The cemetery was established about 300 metres away from the synagogue, at the street that went south from the town square towards Krakowiec. It had been in existence since at least the second half of the 18th century. Today, around 100 gravestones can be found at the cemetery, but its size suggests that it was a burial place of up to 3,000 people.
In September 1914, after the Russian army had invaded Wielkie Oczy, the only Russian soldier killed during the town’s invasion, was buried at the Jewish cemetery. He was a religious Jew, and the tsarist army officer asked Rabbi Naftali Hertz Teomim to bury him at the Jewish cemetery and organize a religious funeral.
During World War II, Jews that had been hiding to escape the April 1942 deportation, were executed at the cemetery and then buried in mass graves. The cemetery was devastated by the Germans and after the war, local residents took away the Matzevot to use them for different purposes. In 1978, an obelisk was erected on the edge of the cemetery near Krakowska St. This was the site of the mass grave of 41 Jews from Wielkie Oczy that had been shot here during World War II. In 2000-2001, the works were started to clear the cemetery from wild growing plants, put up a fence around it, gather the Matzevot found throughout Wielkie Oczy, and erect a monument commemorating the local Jewish community.
The last rabbi
Jon Teomim was born in Wielkie Oczy in 1885, as one of the seven sons of long-time town’s rabbi Naftali Hertz Teomim. After his father's death in 1916, he took over his position and served as a rabbi in the inter-war period. He was a supporter of the Tzadik of Belz. He held the honorary title of Gabbay of Eretz Yistrael, i.e. the one responsible for collecting donations to aid Jewish settlement in what was then Palestine. In 1943, he was murdered by the Germans, together with other town Jews.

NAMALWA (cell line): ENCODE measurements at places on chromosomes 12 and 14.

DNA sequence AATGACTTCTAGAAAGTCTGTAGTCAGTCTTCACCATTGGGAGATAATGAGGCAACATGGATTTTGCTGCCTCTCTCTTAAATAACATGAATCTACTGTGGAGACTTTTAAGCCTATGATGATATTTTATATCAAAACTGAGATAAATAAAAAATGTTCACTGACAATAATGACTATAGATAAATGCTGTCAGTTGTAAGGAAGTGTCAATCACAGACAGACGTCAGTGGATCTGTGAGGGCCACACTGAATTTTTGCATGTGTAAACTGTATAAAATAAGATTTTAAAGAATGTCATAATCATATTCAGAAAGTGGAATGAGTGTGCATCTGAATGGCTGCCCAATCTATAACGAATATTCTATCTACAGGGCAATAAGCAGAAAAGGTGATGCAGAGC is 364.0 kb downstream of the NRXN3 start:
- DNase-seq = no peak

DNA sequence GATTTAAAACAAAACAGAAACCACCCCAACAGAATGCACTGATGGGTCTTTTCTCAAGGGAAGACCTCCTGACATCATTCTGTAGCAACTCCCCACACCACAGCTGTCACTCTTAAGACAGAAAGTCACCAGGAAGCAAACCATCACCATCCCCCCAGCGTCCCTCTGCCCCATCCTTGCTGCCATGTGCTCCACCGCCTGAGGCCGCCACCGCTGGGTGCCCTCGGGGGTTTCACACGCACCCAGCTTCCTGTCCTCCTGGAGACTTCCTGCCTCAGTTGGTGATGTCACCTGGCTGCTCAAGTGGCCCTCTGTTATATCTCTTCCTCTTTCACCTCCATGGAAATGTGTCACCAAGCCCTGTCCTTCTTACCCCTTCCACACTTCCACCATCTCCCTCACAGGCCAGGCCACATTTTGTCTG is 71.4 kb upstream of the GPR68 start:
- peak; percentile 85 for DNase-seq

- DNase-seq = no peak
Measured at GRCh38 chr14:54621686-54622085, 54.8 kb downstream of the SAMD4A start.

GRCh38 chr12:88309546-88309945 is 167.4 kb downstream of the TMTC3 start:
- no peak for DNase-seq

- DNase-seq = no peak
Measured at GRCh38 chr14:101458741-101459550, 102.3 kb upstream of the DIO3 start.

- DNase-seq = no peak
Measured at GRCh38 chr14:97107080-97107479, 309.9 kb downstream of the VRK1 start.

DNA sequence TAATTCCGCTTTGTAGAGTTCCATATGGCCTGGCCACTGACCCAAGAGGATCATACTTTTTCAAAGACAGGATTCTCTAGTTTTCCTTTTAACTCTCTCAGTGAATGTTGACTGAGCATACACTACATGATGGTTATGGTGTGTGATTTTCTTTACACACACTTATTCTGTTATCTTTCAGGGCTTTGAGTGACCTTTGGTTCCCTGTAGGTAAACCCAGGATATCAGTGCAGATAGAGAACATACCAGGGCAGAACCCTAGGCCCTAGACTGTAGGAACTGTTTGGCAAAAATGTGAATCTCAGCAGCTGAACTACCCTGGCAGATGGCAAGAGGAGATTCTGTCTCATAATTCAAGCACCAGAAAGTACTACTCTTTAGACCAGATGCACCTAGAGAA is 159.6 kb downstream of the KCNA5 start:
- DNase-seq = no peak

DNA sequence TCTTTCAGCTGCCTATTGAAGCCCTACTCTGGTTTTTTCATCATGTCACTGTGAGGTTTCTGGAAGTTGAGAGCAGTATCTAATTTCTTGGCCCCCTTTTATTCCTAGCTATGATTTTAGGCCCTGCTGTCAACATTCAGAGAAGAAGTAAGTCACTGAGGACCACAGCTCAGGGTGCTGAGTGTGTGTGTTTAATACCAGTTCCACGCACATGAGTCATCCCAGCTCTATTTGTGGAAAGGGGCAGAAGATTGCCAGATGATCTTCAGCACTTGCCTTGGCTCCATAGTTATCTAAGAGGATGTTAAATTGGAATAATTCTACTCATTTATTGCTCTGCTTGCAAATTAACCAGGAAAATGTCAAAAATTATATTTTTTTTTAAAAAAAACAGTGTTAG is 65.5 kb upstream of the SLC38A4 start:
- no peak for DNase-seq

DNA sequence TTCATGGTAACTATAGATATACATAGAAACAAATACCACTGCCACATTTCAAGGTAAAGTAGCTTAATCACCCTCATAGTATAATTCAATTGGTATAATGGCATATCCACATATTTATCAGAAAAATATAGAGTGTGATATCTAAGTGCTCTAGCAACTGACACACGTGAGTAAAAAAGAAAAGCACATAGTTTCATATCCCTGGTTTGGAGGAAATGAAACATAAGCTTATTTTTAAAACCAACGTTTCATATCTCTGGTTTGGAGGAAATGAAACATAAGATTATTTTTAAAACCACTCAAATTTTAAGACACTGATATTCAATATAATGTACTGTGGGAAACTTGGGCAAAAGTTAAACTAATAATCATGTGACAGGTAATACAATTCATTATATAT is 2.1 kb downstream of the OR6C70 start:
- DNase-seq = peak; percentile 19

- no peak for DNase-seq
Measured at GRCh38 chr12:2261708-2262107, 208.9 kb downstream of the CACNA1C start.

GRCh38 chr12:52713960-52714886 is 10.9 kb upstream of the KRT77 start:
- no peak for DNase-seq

World War II and extermination of Jews
The German troops invaded Wielkie Oczy on 12 September 1939. After two weeks, they gave up most of the land east of the San River, to the Soviet Union. The Red Army entered the town on 28 September 1939 and in November 1939, the area was incorporated into the Ukrainian Soviet Socialist Republic, its inhabitants becoming the USSR citizens. The administration and economy were organised on the Soviet model, which meant the dominant role of the party, the NKVD presence and deportations of inhabitants (since 10 February 1940).
The German-Soviet war began on the night of 21 June 1941, with an attack of the German forces along the German-Soviet border. The Germans entered Wielkie Oczy on the next day, destroying and looting the place, forcing Jews to work, and killing them in individual and mass executions. In August 1941, the Judenrat was established. In June 1942, the Jews of Wielkie Oczy were deported to ghettos in Jaworów (274) and Krakowiec (168). In December 1942, those from the Krakowiec ghetto were relocated to Jaworów and on 16 April 1943, all of them were murdered by the Nazis.
Marek Wizenblit from the town of Bychawa in the Lublin region, stayed in Wielkie Oczy during the war. First, he worked as a technician at a local farm, and then was hiding in the area. After the war, he kept the name of Urban received from a man at whose place he had found shelter. He became a professor at the Agricultural University of Wrocław and described his experiences in the collection of memories Poland, Poland, published by the Jewish Historical Institute in 1992.
Today, Wielkie Oczy is a village with a population of about 800, located a few kilometres from the Krakowiec border-crossing with Ukraine. A few agritourism farms operate in the area, and the bicycle trail Green Velo runs through the village.
Authors: Paweł Sygowski, Emil Majuk
Sites to see
- Synagogue, 14 Rynek St.
- Jewish cemetery, Krakowiecka St.